Have you ever heard of a group called “Charity:  water”? I only became aware of them two weeks ago when Hubspot (the online marketing company) mentioned them as a brilliant example of effective email marketing.

I thought, “wait a second … they’re saying that a nonprofit has a brilliant marketing strategy? A NONPROFIT????”

I had to click through to see what was going on, and when I saw what “Charity:  water” was doing, I was blown away.

When someone makes a donation to “charity:  water”, that person is put on an email campaign that is going to inform them at regular intervals about how their contribution is impacting the world. In the example they shared, the donors money was going to support a project in Rwanda. Here was beginning of the email message.

From there “charity: water” reminds the donor of where they were when they made their donation, how much they contributed and where the money was directed. Plus there’s a project timeline to show them where their money is in the process.

Isn’t that clever?

If you were the donor and you received a message like this, wouldn’t it make you remember this group, appreciate this group and be willing to make another contribution in the future?

Next in the email, they share just a little bit of detail about the project, plus a map and a couple of photos.

They end the email with a very simple and soft call to action.

Clearly, “charity:  water” has some sophisticated marketing help, and this type of detailed information about where a donors money has gone might feel way beyond your reach, but if you think about it, this might not be nearly as hard as it looks.

What has “charity:  water” actually done here? They put in the effort to create a timeline. Once they did that, the rest was easy. They said,  “Every one of our projects is on an 18-month timeline, so every donation we receive is either going to be assigned to a project that’s just starting, or it may be added to a project that’s already underway.”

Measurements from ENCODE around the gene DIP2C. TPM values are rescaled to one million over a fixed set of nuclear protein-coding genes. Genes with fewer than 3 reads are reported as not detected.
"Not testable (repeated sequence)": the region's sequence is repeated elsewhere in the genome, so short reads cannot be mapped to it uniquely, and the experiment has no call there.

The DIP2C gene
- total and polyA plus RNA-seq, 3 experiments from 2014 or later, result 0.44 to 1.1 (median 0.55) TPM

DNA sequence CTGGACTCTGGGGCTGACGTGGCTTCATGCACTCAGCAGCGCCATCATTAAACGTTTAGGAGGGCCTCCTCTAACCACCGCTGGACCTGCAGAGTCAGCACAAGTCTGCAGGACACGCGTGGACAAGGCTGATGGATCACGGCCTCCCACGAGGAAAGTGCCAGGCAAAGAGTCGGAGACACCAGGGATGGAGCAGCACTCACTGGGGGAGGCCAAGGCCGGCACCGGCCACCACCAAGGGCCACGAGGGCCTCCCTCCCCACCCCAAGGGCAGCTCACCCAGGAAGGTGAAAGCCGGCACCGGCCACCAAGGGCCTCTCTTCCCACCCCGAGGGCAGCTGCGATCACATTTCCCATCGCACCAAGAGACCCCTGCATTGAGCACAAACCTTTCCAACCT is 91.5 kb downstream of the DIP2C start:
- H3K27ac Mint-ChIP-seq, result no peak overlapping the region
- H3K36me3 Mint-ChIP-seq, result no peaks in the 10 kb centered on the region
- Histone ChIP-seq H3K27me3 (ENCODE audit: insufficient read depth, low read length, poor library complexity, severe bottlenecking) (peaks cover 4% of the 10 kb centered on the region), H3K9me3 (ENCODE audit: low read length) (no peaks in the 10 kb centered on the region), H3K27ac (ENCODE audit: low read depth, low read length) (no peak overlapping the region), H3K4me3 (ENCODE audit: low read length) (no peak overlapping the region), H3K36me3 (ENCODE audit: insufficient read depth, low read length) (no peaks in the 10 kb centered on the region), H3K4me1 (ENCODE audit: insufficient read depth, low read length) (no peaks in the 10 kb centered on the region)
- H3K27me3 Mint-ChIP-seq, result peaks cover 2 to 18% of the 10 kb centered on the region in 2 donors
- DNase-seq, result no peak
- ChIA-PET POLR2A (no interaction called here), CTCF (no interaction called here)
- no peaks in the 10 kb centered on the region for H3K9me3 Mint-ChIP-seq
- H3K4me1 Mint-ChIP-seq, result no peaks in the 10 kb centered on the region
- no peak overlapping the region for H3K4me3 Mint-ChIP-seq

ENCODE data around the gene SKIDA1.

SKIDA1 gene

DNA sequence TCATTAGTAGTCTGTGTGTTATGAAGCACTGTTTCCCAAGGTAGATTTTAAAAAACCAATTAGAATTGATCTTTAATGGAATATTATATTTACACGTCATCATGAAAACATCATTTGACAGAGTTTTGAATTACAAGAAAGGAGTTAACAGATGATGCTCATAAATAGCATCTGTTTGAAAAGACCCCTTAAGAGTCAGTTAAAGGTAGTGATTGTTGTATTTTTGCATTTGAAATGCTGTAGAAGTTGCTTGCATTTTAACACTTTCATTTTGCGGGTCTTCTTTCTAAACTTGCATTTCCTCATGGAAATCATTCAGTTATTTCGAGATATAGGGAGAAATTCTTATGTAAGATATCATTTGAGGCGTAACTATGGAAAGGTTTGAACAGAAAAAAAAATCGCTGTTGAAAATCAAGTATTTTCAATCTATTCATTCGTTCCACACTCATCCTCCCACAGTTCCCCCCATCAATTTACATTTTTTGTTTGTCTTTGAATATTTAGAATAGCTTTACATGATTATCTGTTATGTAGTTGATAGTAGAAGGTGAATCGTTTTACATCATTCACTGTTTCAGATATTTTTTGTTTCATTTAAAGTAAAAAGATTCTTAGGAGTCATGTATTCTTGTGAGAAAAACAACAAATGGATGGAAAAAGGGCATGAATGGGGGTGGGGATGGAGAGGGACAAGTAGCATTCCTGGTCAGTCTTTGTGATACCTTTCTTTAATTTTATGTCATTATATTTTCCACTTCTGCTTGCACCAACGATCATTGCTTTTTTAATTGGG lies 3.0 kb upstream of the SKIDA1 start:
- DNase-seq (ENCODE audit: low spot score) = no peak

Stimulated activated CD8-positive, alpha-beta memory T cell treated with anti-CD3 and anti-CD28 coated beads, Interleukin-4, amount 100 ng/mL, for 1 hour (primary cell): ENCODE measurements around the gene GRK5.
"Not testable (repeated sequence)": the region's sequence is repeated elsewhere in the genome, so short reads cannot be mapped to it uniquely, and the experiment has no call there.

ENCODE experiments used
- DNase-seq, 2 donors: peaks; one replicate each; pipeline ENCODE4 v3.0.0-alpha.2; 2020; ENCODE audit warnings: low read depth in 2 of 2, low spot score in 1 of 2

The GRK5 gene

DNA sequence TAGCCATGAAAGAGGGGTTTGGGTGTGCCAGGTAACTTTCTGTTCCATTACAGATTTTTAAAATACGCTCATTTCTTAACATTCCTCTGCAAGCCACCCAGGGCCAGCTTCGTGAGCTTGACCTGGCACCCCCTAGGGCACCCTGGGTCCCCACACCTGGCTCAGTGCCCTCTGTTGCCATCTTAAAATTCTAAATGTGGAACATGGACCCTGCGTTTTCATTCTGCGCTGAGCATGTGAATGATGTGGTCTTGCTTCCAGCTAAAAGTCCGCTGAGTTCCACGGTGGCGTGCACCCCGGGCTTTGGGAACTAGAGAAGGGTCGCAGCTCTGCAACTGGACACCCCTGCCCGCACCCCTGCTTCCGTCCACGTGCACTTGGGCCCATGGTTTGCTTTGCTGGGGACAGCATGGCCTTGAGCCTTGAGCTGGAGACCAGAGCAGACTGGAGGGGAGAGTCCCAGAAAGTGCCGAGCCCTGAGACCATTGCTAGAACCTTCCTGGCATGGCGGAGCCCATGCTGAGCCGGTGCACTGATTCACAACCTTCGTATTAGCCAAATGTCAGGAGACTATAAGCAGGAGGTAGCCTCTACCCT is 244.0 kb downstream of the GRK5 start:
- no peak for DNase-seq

Then the donor is added to an automated email campaign that says,

  • 60 days after their contribution, send Progress Report 1 showing that their money is in the first stage.
  • 120 days after their contribution, send Progress Report 2 showing that their money is in the second stage.
  • 200 days after their contribution, send Progress Report 3 ….
  • etc.

That’s it! It’s just an automated email campaign that has six touches over an 18-month span, and it’s extremely effective at engaging donors and letting them know that they really are making a big difference in the world.

You could do the same thing. You have some predictable timelines in your nonprofit calendar. Suppose you’re a scholarship organization. You could send out updates to your donors that look something like this:

  • You donated $250 at our October Gala, and your contribution will be used to help send a hard-working student off to college.
  • JANUARY MESSAGE:  Thank you for your $250 donation. Just wanted to let you know that we’ve sent out a request for applicants, and we’ve already received some wonderful applications. There are some truly worthy young adults, who really need our help.
  • MARCH MESSAGE:  We receive a record 124 applications this year, for the 15 scholarships that we have to offer. Our judges are hard at work going through the applications.
  • MAY MESSAGE:  We’ve got our winners! Last year, we gave out 12 scholarships, but thanks to you and others at our gala, this year we were able to add three additional scholarships. So 15 young people will be headed off to college this fall.
  • AUGUST MESSAGE:  Let’s wish our class of 2017 the best of luck as they head off to their college campuses. Thanks to your contribution, we’ve got 11 winners who are the first people in their families to ever attend college. We’ve got 8 women and 7 men, representing five different ethnic backgrounds, 4 different countries or origin and 12 different majors.
  • DECEMBER MESSAGE:  Happy Holidays! Just wanted to give you an update on how our 15 college freshmen did in their first semester of college.

You get the idea. Just taking updates about your process and tying it to each specific donor, thanking them for helping to make this happen, is a real engagement tool. So many times, people raiser their paddles at a gala, make a contribution, then get a thank you letter in the mail, but they never hear anything about how their money was spent, and how their contribution made an impact.

Show them the impact they’re having and they will keep giving you more and more.

Reggie Rivers


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